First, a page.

The Svalbard Global Seed Vault is located in the Norwegian Arctic on the remote island of Spitsbergen. Photo Credit: Shaliz Barzani / Crop TrustSociety Norway
Let’s Take a Virtual Visit to the Doomsday Seed Vault!
As part of its 15th anniversary, the Svalbard Global Seed Vault located in the Norwegian Arctic is offering a virtual tour of the premises where crop biodiversity is protected in a global cooperative and community effort.
“From here in Svalbard, the world looks different. This seed vault represents hope, unity, and security,” explains Stefan Schmitz, executive director of the Crop Trust, a co-manager of the vault. “In a world where the climate crisis, biodiversity loss, natural catastrophes, and conflicts increasingly destabilize our food systems, it has never been more important to prioritize safeguarding these tiny seeds that hold so much potential to adapt our future food to such global threats.”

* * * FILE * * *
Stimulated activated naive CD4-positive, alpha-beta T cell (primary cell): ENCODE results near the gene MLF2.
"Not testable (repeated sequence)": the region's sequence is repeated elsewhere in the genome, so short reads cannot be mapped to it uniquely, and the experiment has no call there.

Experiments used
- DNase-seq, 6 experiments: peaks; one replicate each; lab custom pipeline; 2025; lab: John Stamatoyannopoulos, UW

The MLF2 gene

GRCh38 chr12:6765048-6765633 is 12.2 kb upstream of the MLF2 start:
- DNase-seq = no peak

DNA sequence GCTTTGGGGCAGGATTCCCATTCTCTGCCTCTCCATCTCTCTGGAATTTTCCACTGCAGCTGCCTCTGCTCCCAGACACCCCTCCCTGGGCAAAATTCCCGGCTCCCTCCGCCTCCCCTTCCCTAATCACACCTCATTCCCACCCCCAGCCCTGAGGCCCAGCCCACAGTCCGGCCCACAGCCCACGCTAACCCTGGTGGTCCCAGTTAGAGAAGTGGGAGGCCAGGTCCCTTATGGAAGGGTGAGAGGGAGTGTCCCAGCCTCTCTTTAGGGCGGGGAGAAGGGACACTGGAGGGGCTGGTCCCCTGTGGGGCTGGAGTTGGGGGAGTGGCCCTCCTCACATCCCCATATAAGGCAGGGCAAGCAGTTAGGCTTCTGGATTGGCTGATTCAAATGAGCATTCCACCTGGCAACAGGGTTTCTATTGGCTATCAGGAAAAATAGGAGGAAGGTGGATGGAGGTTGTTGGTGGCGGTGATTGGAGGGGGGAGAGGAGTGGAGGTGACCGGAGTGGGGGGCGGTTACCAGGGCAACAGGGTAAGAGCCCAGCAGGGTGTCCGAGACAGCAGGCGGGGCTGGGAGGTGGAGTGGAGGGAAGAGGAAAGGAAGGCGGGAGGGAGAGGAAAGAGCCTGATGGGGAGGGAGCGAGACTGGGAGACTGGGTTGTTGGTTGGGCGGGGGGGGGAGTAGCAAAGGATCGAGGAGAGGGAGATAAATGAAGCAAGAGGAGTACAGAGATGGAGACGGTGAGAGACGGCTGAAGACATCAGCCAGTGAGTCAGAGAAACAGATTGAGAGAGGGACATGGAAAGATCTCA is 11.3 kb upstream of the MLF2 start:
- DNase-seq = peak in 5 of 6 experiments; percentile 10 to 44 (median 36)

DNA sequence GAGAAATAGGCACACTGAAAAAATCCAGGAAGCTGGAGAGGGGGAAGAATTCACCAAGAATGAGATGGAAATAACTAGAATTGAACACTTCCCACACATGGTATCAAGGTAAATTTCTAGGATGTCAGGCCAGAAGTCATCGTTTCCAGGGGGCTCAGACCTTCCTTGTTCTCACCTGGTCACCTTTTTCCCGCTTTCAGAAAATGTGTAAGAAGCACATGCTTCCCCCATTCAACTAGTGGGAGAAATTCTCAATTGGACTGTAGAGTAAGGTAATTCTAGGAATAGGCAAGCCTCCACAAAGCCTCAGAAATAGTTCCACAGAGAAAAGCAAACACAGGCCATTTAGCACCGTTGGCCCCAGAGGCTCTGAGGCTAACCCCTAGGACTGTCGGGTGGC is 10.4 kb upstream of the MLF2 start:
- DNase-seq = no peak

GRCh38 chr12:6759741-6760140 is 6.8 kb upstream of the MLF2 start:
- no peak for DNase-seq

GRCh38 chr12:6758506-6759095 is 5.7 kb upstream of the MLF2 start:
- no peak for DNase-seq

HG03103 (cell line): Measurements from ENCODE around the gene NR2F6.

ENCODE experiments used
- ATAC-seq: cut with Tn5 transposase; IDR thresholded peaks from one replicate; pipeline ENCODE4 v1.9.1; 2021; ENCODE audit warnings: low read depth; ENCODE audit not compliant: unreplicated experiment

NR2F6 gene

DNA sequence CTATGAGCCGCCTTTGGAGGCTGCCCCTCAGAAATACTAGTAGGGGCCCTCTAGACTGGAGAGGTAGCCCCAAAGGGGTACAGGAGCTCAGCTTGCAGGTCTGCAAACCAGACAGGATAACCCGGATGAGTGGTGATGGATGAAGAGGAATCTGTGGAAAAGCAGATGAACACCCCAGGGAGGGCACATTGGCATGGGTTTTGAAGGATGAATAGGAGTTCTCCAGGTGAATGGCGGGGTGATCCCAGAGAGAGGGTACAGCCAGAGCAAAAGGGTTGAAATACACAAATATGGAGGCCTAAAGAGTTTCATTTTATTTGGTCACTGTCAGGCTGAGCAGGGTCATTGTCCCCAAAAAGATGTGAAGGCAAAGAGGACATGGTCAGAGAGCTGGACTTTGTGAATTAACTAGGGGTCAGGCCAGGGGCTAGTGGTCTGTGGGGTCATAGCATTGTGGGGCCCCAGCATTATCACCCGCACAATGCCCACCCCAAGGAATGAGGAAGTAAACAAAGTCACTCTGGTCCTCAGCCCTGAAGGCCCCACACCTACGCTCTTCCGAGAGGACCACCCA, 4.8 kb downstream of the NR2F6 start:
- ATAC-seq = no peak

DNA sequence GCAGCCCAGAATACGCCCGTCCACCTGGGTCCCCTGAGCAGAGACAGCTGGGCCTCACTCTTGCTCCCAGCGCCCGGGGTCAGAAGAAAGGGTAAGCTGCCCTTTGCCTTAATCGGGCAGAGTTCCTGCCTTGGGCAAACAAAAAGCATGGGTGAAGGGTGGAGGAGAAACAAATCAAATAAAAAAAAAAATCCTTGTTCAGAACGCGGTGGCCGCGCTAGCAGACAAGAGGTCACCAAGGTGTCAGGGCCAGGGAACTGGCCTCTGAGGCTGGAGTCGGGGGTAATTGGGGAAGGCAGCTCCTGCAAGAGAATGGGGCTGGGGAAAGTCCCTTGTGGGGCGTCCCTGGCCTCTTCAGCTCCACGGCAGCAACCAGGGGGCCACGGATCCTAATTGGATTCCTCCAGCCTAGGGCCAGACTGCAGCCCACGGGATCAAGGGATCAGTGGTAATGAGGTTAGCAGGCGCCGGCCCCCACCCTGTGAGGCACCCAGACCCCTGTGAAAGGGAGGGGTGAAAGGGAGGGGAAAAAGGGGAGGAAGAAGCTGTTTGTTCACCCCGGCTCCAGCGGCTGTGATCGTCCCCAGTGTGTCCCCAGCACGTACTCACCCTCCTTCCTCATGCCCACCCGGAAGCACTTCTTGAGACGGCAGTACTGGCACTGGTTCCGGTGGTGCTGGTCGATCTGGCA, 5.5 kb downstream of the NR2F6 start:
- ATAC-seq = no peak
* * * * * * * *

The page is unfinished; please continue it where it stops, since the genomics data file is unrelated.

Located on the Norwegian island of Spitsbergen, the Svalbard Global Seed Vault opens its five metal doors to a handful of people, for new entries of seeds a few times a year since its establishment in 2008. Within the gray wedge-shaped building, 1.2 million seed samples are stored from almost every country in the world. Protected by 120 meters of rock at its deepest point, the vault has floor-to-ceiling shelves where thousands of seed boxes are safely stored at minus 18 degrees Celsius – the international standard for conserving seeds. Each depository country owns its seed stocks, and withdrawals are possible should stockpiles are compromised. For instance, when it was time to restart the International Center for Agricultural Research in the Dry Areas in Aleppo in 2015 following the Syrian civil war, seeds from the vault came to the rescue. Even virtually, the interior of the vault is an impressive sight to behold.